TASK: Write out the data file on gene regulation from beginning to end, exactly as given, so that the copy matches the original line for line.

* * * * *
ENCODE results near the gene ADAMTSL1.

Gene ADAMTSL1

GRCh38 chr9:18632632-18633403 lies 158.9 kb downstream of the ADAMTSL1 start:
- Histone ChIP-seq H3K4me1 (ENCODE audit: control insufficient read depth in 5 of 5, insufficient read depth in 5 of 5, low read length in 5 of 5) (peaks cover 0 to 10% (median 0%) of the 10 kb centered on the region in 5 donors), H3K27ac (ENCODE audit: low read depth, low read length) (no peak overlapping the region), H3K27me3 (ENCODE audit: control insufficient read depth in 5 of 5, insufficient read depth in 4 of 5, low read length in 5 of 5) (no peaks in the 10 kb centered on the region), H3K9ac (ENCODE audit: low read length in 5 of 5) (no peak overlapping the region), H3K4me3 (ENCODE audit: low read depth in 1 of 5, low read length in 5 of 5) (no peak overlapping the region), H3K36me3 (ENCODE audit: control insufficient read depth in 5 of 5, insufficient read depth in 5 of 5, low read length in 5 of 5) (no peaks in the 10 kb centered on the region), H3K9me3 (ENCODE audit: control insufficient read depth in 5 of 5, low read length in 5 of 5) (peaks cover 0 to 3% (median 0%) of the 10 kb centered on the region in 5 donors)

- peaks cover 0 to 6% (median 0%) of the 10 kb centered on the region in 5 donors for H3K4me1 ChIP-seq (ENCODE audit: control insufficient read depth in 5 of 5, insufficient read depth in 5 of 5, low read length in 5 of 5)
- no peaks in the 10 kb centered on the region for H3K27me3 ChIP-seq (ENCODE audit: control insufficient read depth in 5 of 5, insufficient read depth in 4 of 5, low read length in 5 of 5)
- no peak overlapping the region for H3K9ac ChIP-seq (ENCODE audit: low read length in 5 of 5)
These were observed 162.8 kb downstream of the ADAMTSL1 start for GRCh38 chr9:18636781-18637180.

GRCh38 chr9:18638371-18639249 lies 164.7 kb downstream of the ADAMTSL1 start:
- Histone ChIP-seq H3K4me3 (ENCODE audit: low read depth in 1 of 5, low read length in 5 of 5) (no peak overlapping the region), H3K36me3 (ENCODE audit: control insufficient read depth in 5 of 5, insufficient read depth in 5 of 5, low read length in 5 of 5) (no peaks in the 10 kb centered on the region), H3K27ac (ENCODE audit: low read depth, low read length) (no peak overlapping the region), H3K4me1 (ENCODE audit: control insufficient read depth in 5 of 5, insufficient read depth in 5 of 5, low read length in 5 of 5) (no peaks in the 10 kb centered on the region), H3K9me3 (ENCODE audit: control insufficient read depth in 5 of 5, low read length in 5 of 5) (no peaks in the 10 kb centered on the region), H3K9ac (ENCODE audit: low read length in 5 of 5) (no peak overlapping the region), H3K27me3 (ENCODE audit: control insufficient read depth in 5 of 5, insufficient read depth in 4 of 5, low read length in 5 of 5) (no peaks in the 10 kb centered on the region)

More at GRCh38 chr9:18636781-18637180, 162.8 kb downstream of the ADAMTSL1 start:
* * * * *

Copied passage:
ENCODE results near the gene ADAMTSL1.

Gene ADAMTSL1

GRCh38 chr9:18632632-18633403 lies 158.9 kb downstream of the ADAMTSL1 start:
- Histone ChIP-seq H3K4me1 (ENCODE audit: control insufficient read depth in 5 of 5, insufficient read depth in 5 of 5, low read length in 5 of 5) (peaks cover 0 to 10% (median 0%) of the 10 kb centered on the region in 5 donors), H3K27ac (ENCODE audit: low read depth, low read length) (no peak overlapping the region), H3K27me3 (ENCODE audit: control insufficient read depth in 5 of 5, insufficient read depth in 4 of 5, low read length in 5 of 5) (no peaks in the 10 kb centered on the region), H3K9ac (ENCODE audit: low read length in 5 of 5) (no peak overlapping the region), H3K4me3 (ENCODE audit: low read depth in 1 of 5, low read length in 5 of 5) (no peak overlapping the region), H3K36me3 (ENCODE audit: control insufficient read depth in 5 of 5, insufficient read depth in 5 of 5, low read length in 5 of 5) (no peaks in the 10 kb centered on the region), H3K9me3 (ENCODE audit: control insufficient read depth in 5 of 5, low read length in 5 of 5) (peaks cover 0 to 3% (median 0%) of the 10 kb centered on the region in 5 donors)

- peaks cover 0 to 6% (median 0%) of the 10 kb centered on the region in 5 donors for H3K4me1 ChIP-seq (ENCODE audit: control insufficient read depth in 5 of 5, insufficient read depth in 5 of 5, low read length in 5 of 5)
- no peaks in the 10 kb centered on the region for H3K27me3 ChIP-seq (ENCODE audit: control insufficient read depth in 5 of 5, insufficient read depth in 4 of 5, low read length in 5 of 5)
- no peak overlapping the region for H3K9ac ChIP-seq (ENCODE audit: low read length in 5 of 5)
These were observed 162.8 kb downstream of the ADAMTSL1 start for GRCh38 chr9:18636781-18637180.

GRCh38 chr9:18638371-18639249 lies 164.7 kb downstream of the ADAMTSL1 start:
- Histone ChIP-seq H3K4me3 (ENCODE audit: low read depth in 1 of 5, low read length in 5 of 5) (no peak overlapping the region), H3K36me3 (ENCODE audit: control insufficient read depth in 5 of 5, insufficient read depth in 5 of 5, low read length in 5 of 5) (no peaks in the 10 kb centered on the region), H3K27ac (ENCODE audit: low read depth, low read length) (no peak overlapping the region), H3K4me1 (ENCODE audit: control insufficient read depth in 5 of 5, insufficient read depth in 5 of 5, low read length in 5 of 5) (no peaks in the 10 kb centered on the region), H3K9me3 (ENCODE audit: control insufficient read depth in 5 of 5, low read length in 5 of 5) (no peaks in the 10 kb centered on the region), H3K9ac (ENCODE audit: low read length in 5 of 5) (no peak overlapping the region), H3K27me3 (ENCODE audit: control insufficient read depth in 5 of 5, insufficient read depth in 4 of 5, low read length in 5 of 5) (no peaks in the 10 kb centered on the region)

More at GRCh38 chr9:18636781-18637180, 162.8 kb downstream of the ADAMTSL1 start: